Over the last three decades, saxophonist Ivo Perelman and pianist Matthew Shipp have assembled a staggering catalog of releases. They made three albums together in the late 1990s, then pursued separate creative paths until the beginning of this decade, when one of the most explosive creative runs in jazz history began. They have released over 30 titles together, including several multi-disc sets with more to come. In addition to duo sessions, they work in all sorts of trio and quartet configurations, bringing in bassists, drummers, violinists or anyone else who seems like an interesting complement to their constantly evolving one-on-one language.
The overwhelming (and that’s the word for it) majority of this music has been released on the Leo label, though Ineffable Joy, with bassist William Parker and drummer Bobby Kapp, recently appeared on ESP-Disk. And a new live album has just emerged, on the tiny SMP label. Live in Nuremberg was recorded in June 2019 at a festival called “The Art of Improvisation,” and consists of a 55-minute performance, followed by a four-minute encore.
Because all their performances, live and in the studio, are improvised ex nihilo, there are only a few aesthetic strategies available to Shipp and Perelman. They can either engage in a sort of delicate call-and-response, they can take turns soloing, or they can perform simultaneously but not together, with one or the other dominating as the other plays catch-up. They do all of these things over the course of the hour-long Nuremberg concert. The music begins delicately, with Shipp picking out individual notes as Perelman explores the tenor saxophone’s sharper registers, frequently sounding like a kazoo or a duck call. Later, the pianist takes an extended solo, and afterward the two seem to be working in a more unified fashion. At times, Perelman plays nearly conventional melodies — albeit ones that retain an Albert Ayler-esque crying quality — as Shipp strikes sharp, forceful chords. The main performance ends with a pounding, staccato series of unison blasts from saxophone and piano, before Perelman, who goes so far up into the tenor’s upper register that it sounds like Wayne Shorter‘s soprano at times, comes back down into lyrical phrases that end with soft hissing exhalations and the tapping of the keys.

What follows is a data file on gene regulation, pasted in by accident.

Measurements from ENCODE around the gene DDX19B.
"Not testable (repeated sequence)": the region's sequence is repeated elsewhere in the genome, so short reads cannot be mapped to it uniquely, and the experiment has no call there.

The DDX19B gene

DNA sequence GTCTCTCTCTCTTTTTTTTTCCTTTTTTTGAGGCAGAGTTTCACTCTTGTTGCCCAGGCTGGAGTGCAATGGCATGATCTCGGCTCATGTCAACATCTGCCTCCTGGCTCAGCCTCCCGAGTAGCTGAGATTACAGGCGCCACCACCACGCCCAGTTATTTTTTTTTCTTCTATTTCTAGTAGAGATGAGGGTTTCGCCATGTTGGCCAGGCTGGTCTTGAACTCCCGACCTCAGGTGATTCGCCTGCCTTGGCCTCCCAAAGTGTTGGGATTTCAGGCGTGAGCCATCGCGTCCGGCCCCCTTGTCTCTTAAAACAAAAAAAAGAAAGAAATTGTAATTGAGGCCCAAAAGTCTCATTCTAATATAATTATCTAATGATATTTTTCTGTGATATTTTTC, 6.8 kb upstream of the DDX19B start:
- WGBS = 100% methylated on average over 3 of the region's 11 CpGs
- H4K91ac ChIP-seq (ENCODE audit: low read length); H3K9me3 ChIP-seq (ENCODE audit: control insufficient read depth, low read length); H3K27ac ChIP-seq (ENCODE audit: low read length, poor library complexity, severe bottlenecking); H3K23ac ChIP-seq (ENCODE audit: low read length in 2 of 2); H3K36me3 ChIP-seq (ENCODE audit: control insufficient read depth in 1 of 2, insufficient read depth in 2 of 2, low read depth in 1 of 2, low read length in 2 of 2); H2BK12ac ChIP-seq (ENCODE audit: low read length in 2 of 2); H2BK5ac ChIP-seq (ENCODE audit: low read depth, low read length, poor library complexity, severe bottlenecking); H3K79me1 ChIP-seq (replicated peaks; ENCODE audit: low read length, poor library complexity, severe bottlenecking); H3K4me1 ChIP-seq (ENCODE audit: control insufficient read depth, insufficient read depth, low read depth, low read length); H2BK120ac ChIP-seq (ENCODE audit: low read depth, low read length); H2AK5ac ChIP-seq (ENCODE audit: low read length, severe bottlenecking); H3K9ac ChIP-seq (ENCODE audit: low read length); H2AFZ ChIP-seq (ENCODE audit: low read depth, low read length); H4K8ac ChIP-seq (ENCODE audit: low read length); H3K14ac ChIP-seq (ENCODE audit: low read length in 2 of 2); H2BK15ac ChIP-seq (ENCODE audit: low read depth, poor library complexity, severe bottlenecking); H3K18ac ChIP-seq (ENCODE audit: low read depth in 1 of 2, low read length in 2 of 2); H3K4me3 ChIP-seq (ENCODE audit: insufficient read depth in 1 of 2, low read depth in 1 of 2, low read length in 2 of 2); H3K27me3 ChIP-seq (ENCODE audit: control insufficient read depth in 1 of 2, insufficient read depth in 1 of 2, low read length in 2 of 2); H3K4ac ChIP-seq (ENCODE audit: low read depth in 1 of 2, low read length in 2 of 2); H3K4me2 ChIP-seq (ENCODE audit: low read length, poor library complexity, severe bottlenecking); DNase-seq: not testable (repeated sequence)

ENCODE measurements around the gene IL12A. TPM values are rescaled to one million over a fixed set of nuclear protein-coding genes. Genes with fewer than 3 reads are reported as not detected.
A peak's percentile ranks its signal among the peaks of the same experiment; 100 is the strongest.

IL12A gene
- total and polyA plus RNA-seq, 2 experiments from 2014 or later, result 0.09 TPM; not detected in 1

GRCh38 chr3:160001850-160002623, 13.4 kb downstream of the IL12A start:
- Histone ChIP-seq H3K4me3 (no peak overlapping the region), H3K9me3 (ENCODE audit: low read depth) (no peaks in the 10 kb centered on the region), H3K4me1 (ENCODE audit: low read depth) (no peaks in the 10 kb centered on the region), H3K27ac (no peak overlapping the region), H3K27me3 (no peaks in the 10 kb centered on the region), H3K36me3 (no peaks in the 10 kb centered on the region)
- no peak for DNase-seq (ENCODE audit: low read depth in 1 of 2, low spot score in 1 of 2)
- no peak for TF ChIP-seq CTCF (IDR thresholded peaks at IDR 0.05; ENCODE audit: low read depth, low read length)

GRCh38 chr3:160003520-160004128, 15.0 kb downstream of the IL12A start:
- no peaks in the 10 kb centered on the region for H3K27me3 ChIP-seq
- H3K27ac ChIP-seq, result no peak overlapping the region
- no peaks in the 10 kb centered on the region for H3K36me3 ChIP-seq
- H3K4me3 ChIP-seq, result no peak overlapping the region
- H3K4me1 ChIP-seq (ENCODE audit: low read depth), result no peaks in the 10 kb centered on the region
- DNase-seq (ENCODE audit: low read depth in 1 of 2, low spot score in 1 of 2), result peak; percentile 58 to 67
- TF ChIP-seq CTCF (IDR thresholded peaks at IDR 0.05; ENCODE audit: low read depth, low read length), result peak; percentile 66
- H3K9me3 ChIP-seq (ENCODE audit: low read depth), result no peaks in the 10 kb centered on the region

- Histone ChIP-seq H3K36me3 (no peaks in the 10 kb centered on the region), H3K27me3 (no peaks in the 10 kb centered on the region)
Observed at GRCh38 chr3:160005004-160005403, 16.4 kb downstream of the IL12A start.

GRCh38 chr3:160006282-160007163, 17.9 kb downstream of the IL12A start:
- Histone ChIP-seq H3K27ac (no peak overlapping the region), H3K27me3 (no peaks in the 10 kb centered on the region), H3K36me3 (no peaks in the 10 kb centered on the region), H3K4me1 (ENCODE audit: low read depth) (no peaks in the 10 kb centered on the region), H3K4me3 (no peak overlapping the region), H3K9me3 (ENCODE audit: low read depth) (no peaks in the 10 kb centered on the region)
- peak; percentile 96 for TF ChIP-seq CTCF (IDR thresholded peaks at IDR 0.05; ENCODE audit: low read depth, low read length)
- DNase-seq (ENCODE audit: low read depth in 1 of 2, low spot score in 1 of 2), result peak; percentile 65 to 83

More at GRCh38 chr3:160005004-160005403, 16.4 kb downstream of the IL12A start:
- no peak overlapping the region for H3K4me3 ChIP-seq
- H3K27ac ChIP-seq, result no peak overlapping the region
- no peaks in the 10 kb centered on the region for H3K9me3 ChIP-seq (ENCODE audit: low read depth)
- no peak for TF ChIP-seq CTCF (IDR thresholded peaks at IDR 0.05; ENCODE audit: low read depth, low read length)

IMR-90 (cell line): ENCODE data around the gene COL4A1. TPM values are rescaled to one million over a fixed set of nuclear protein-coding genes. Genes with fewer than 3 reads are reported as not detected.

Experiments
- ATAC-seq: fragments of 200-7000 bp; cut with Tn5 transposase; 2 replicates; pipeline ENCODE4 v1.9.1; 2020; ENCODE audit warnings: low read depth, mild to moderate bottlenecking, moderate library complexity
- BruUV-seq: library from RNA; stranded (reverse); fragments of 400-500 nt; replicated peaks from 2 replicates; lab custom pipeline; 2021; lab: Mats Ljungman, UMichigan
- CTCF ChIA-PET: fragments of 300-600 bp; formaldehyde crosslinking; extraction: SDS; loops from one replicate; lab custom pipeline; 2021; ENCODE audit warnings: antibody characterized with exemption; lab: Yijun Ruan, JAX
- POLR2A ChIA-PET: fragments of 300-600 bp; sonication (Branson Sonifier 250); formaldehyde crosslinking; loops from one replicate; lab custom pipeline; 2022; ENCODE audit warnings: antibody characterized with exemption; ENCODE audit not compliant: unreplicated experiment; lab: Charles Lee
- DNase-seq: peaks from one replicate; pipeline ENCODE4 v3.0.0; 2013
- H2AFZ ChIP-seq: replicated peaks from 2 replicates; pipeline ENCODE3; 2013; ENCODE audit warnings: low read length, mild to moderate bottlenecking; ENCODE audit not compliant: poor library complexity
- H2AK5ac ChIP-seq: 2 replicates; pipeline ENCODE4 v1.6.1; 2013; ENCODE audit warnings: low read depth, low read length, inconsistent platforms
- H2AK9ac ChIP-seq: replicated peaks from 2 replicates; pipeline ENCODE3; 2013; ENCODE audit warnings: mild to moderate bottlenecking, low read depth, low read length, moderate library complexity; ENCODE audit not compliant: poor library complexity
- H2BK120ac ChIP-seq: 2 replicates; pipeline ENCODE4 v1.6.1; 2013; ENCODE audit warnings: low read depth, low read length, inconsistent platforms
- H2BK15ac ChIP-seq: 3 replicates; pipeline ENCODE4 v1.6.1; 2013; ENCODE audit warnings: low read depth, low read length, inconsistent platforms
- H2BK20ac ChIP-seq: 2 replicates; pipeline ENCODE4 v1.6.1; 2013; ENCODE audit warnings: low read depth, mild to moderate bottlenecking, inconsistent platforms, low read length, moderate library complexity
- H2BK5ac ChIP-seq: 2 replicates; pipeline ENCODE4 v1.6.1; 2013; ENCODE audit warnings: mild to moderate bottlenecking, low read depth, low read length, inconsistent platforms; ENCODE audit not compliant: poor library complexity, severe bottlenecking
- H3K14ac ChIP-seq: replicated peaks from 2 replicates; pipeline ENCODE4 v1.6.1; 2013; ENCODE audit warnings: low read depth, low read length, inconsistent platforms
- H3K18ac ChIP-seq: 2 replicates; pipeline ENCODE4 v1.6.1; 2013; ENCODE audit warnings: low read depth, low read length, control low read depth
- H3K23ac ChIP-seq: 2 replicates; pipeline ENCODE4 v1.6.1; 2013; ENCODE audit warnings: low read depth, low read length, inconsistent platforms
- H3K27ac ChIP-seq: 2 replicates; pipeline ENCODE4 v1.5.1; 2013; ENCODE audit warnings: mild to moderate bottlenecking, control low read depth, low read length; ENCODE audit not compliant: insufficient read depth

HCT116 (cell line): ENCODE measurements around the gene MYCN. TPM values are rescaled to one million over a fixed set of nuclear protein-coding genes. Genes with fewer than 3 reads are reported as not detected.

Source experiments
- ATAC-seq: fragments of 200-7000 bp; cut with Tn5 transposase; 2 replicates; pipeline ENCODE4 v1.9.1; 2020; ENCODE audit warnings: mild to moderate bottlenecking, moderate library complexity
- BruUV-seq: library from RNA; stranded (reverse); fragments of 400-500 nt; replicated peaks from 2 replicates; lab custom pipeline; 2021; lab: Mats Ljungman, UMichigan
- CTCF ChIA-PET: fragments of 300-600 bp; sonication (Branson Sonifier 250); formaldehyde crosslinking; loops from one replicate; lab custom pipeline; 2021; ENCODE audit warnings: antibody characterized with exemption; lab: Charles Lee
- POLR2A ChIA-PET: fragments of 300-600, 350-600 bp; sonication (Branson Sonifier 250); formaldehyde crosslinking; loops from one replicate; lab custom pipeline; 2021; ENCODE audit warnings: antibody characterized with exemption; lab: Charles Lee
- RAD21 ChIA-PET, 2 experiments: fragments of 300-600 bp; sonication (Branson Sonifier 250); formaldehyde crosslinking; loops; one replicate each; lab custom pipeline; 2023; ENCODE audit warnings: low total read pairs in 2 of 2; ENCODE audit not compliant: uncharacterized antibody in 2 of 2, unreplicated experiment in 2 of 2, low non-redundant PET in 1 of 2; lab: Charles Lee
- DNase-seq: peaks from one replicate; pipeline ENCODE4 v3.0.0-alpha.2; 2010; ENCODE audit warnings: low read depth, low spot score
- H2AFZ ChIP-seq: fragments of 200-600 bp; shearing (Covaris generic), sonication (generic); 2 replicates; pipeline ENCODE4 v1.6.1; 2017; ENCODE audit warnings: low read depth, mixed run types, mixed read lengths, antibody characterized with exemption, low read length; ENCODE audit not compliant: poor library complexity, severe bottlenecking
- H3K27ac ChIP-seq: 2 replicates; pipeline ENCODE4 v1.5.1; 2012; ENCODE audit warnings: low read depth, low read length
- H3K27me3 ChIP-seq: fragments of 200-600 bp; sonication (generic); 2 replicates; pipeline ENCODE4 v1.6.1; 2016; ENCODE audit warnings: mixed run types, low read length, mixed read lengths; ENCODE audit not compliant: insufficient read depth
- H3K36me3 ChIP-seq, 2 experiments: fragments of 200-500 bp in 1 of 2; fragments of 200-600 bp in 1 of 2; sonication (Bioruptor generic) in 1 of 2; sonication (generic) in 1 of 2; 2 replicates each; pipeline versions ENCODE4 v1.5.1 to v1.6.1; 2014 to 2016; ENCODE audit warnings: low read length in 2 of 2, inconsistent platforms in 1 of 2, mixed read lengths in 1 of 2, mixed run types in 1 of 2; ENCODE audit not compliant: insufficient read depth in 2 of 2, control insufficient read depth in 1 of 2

The four-minute encore is fascinating, because it almost feels as though the collective energy they built up over the course of the previous 55 minutes must now be recovered and rebuilt all over again. They return to simultaneity rather than collaboration, Shipp creating a hard-punching foundation with occasional flourishes while Perelman vanishes on his own journey as though he’s up there alone. Still, they bring the music to a gentle landing, ending the evening on a graceful, relaxed note.
This is a limited edition release, only 300 copies, and it’s not available digitally or on streaming services. If you want to hear it, order it straight from the label.